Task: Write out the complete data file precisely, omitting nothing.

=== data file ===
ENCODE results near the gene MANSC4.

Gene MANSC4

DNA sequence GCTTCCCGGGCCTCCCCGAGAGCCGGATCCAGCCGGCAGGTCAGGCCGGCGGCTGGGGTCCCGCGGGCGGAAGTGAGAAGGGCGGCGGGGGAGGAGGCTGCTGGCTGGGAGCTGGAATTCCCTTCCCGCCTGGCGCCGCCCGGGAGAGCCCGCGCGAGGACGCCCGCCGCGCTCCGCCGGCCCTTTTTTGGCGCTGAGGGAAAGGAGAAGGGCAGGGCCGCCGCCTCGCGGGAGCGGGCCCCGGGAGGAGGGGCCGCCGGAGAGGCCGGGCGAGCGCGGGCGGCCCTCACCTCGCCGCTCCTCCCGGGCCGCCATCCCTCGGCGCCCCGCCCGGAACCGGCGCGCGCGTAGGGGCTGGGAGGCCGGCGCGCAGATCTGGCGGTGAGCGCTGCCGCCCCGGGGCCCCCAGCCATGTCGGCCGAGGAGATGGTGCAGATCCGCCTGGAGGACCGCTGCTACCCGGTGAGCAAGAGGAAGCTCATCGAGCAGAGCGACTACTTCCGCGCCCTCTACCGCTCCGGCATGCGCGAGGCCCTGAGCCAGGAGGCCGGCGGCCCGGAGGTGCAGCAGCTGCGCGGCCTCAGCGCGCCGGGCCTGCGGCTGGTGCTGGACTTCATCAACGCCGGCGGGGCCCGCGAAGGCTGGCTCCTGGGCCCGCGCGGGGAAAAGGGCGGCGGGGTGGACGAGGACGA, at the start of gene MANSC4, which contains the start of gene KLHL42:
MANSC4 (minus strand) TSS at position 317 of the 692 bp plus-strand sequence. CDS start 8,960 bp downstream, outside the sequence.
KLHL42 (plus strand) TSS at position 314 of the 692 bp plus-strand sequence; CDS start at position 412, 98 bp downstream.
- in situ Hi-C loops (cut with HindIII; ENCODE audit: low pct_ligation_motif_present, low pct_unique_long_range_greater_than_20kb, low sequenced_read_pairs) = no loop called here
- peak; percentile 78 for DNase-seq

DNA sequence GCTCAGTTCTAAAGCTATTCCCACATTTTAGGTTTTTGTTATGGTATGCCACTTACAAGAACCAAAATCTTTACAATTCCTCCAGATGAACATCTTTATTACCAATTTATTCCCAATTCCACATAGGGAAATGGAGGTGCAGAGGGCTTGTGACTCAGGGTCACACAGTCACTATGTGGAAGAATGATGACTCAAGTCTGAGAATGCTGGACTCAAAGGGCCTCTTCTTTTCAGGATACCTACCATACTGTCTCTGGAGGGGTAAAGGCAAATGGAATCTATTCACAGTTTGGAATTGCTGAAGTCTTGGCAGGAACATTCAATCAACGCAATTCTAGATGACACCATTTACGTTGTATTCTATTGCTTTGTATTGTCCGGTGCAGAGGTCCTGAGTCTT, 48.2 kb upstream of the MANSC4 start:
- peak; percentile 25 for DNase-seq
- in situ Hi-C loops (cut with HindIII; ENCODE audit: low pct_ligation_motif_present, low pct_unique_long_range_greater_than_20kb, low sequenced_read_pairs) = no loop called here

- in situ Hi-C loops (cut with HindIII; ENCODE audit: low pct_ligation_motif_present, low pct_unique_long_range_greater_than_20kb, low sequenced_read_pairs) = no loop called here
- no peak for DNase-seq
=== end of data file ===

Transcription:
ENCODE results near the gene MANSC4.

Gene MANSC4

DNA sequence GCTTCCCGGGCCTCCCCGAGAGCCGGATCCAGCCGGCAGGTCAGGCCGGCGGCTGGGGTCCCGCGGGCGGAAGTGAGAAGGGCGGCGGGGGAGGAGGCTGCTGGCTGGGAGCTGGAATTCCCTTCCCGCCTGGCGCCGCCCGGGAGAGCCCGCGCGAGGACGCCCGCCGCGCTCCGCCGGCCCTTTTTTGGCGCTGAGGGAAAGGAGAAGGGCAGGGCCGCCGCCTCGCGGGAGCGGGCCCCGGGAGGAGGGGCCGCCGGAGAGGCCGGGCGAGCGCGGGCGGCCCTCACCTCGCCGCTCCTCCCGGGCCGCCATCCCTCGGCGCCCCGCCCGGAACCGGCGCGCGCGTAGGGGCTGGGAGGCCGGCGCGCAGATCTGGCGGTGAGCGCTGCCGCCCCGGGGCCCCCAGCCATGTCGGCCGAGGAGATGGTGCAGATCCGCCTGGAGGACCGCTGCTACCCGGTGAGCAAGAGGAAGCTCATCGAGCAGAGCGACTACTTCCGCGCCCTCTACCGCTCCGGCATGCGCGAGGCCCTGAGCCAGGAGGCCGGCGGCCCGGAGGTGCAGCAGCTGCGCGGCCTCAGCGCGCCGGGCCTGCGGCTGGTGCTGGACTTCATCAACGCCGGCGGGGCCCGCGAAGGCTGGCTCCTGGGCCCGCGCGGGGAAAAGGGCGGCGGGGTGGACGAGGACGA, at the start of gene MANSC4, which contains the start of gene KLHL42:
MANSC4 (minus strand) TSS at position 317 of the 692 bp plus-strand sequence. CDS start 8,960 bp downstream, outside the sequence.
KLHL42 (plus strand) TSS at position 314 of the 692 bp plus-strand sequence; CDS start at position 412, 98 bp downstream.
- in situ Hi-C loops (cut with HindIII; ENCODE audit: low pct_ligation_motif_present, low pct_unique_long_range_greater_than_20kb, low sequenced_read_pairs) = no loop called here
- peak; percentile 78 for DNase-seq

DNA sequence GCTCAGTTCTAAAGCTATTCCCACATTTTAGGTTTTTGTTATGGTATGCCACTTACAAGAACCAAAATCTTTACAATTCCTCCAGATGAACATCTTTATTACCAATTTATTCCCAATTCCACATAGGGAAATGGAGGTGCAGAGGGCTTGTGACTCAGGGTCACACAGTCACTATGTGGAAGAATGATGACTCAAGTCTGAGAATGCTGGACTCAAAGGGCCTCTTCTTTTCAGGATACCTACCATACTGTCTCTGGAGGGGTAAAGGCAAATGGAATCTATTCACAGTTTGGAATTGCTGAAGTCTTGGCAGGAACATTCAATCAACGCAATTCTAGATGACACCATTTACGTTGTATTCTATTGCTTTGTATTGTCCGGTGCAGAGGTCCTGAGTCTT, 48.2 kb upstream of the MANSC4 start:
- peak; percentile 25 for DNase-seq
- in situ Hi-C loops (cut with HindIII; ENCODE audit: low pct_ligation_motif_present, low pct_unique_long_range_greater_than_20kb, low sequenced_read_pairs) = no loop called here

- in situ Hi-C loops (cut with HindIII; ENCODE audit: low pct_ligation_motif_present, low pct_unique_long_range_greater_than_20kb, low sequenced_read_pairs) = no loop called here
- no peak for DNase-seq